President Barack Obama this week sought to assuage tensions that have crept into the U.S.-Germany relationship following revelations that the National Security Agency had been spying upon Chancellor Angela Merkel since 2002, with outrage in Berlin centred on the surveillance of her mobile phone.
On Wednesday Ms. Merkel was said to have accepted an invitation from Mr. Obama to visit the U.S. in the coming months to discuss, among other things, the Transatlantic Trade and Investment Partnership negotiations and NATO Summit, and other “shared interests.”
Although a White House readout of the two leaders’ phone call suggested that Mr. Obama had principally called Ms. Merkel to wish her a speedy recovery following pelvic injury and to congratulate her on the formation of her new cabinet, their discussion comes in the wake of a bilateral rift over the spying scandal.
While a spokesperson declined to say whether the NSA phone tap had been discussed, the release of top-secret intelligence documents on U.S. spy programmes by whistleblower and former NSA contractor Edward Snowden last summer led to Ms. Merkel’s office warning that “bugging friends is unacceptable.”
Facts about the NSA’s surveillance of targets in Germany came to light along with information on the Agency’s monitoring of persons and institutions in a host of “friendly nations,” including India, the European Union, France, Greece, Italy, Japan, Mexico, South Korea, and Turkey. “Traditional ideological adversaries and sensitive Middle Eastern countries,” were also on the list of targets, reports noted.
Soon after this it appeared that Mr. Obama was seeking to place distance between the White House and allegations that the NSA spied on Washington’s allies in Berlin, with Spokesperson Jay Carney saying, “The concerns raised by our allies cause us concern too.”
Congressional committees then grilled intelligence bosses such as Director of National Intelligence James Clapper and NSA chief Keith Alexander, and some leaders such as Senate Intelligence Committee Chairperson Dianne Feinstein said they were “unequivocally… totally opposed” to the NSA’s collection of intelligence on leaders of U.S. allies.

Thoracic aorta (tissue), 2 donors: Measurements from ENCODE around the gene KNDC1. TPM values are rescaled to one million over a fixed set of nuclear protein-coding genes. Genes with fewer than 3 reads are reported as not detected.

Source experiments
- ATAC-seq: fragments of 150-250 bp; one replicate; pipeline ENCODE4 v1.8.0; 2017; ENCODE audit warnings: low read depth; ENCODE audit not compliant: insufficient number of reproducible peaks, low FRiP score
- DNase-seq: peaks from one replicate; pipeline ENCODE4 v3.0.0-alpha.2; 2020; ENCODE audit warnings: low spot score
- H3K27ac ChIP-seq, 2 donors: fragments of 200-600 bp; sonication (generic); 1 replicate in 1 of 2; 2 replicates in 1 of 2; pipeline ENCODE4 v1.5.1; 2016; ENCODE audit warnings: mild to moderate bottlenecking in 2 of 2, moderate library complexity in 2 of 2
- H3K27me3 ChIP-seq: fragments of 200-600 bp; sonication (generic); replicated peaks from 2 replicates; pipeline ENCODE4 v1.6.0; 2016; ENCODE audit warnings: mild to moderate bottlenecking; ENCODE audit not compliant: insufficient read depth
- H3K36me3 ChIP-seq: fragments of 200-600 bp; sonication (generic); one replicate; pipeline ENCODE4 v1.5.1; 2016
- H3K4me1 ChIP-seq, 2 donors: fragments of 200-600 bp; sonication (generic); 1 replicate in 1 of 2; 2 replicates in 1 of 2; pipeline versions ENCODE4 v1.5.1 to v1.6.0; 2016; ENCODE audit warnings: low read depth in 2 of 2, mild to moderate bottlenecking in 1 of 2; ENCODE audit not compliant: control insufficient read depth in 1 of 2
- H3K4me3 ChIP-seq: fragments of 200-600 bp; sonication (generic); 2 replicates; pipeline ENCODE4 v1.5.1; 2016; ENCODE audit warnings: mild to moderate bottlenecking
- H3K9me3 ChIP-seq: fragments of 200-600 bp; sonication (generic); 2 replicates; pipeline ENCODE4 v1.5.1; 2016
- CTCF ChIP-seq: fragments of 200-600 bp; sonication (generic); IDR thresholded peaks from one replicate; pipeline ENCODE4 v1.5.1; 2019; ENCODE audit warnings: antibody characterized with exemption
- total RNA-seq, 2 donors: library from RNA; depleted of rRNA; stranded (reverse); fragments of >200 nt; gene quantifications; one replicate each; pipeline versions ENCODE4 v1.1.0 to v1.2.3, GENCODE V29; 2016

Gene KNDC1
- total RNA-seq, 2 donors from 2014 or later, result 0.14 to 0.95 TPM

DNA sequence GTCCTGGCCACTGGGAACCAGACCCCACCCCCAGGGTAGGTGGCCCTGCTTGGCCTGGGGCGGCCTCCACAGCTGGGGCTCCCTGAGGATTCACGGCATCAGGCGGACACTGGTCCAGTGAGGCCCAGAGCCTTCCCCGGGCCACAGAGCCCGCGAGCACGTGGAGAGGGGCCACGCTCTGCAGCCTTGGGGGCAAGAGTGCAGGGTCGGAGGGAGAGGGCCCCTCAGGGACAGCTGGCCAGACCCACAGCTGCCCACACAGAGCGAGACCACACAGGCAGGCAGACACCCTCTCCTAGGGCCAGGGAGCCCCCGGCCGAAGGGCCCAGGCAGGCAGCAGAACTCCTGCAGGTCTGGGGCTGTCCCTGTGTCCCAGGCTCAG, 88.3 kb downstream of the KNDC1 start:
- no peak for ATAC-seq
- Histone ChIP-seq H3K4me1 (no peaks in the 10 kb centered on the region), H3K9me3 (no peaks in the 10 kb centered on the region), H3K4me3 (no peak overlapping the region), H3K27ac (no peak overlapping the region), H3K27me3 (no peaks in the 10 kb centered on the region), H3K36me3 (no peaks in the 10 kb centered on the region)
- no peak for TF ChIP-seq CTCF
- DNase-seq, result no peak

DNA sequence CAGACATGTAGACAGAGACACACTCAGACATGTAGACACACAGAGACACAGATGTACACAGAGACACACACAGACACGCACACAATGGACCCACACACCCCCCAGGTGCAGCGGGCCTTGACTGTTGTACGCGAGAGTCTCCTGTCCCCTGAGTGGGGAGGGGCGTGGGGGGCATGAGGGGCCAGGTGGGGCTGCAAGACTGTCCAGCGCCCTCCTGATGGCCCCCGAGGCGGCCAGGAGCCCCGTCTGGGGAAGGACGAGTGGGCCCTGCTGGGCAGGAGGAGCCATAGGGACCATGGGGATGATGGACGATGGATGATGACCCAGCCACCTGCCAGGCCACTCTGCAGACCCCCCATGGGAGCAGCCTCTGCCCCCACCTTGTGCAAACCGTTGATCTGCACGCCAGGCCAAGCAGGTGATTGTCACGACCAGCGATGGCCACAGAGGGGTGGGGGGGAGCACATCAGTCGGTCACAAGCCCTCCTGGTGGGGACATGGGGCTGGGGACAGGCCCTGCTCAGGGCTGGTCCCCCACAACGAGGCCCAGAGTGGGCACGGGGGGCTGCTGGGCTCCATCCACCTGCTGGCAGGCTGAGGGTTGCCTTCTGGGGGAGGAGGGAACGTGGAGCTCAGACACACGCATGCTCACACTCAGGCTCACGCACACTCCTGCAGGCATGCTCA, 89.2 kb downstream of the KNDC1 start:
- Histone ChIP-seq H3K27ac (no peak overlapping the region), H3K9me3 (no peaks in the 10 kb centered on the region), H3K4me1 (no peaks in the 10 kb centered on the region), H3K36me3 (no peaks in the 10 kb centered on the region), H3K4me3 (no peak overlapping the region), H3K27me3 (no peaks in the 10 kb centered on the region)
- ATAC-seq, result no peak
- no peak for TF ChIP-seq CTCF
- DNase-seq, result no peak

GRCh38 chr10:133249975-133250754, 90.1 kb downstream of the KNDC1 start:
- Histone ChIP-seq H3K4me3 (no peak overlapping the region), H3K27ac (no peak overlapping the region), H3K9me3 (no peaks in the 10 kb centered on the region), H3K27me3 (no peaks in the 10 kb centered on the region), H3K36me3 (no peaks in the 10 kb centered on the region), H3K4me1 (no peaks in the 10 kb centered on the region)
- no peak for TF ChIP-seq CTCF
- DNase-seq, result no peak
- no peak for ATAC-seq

Following a sharp debate on imposing some restrictions on the programmes of the NSA, which in theory operates under rules set by the shadowy Foreign Intelligence Surveillance Act (FISA) Court, Mr. Obama appeared to be leaning towards recommendations of a review panel to “shift responsibility for the bulk collection of telephone records away from the NSA and on to the phone companies,” in a bid to restore public confidence.
In a press conference last month Mr. Obama said that in light of the disclosures coming from documents supplied by Mr. Snowden, “It is clear that whatever benefits the configuration of this particular programme may have, may be outweighed by the concerns that people have on its potential abuse.”
With Mr. Obama likely to make a final decision on reforming surveillance programmes in the coming months, his broad endorsement of reform came on the back of a federal judge saying for the first time ever that the NSA’s programmes were “very likely” to be unconstitutional.